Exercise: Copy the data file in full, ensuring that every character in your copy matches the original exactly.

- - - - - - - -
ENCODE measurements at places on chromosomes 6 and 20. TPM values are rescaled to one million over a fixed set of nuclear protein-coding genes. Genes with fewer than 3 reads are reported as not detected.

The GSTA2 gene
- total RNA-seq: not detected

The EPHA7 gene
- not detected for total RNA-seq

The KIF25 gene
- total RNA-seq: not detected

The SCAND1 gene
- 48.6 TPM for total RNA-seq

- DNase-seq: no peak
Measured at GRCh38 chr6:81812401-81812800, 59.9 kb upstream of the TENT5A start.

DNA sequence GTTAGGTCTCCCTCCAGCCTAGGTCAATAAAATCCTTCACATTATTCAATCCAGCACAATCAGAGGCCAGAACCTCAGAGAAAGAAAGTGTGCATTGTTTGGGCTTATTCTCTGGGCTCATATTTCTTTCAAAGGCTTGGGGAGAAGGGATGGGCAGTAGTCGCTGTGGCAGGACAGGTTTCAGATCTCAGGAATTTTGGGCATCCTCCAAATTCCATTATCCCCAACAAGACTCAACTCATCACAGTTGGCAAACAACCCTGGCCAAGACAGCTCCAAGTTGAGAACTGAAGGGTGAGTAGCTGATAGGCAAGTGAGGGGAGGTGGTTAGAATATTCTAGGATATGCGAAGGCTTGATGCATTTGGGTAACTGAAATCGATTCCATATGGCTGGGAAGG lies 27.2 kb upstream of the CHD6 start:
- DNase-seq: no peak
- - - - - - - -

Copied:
ENCODE measurements at places on chromosomes 6 and 20. TPM values are rescaled to one million over a fixed set of nuclear protein-coding genes. Genes with fewer than 3 reads are reported as not detected.

The GSTA2 gene
- total RNA-seq: not detected

The EPHA7 gene
- not detected for total RNA-seq

The KIF25 gene
- total RNA-seq: not detected

The SCAND1 gene
- 48.6 TPM for total RNA-seq

- DNase-seq: no peak
Measured at GRCh38 chr6:81812401-81812800, 59.9 kb upstream of the TENT5A start.

DNA sequence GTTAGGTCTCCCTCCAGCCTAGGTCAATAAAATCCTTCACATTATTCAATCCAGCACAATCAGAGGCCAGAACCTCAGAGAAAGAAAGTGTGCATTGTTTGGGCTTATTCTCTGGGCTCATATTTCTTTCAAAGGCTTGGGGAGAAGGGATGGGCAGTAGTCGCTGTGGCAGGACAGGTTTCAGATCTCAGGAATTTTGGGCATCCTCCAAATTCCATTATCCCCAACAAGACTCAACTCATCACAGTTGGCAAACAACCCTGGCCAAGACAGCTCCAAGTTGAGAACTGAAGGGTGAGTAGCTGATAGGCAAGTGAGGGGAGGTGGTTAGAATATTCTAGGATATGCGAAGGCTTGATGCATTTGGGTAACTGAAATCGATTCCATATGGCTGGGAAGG lies 27.2 kb upstream of the CHD6 start:
- DNase-seq: no peak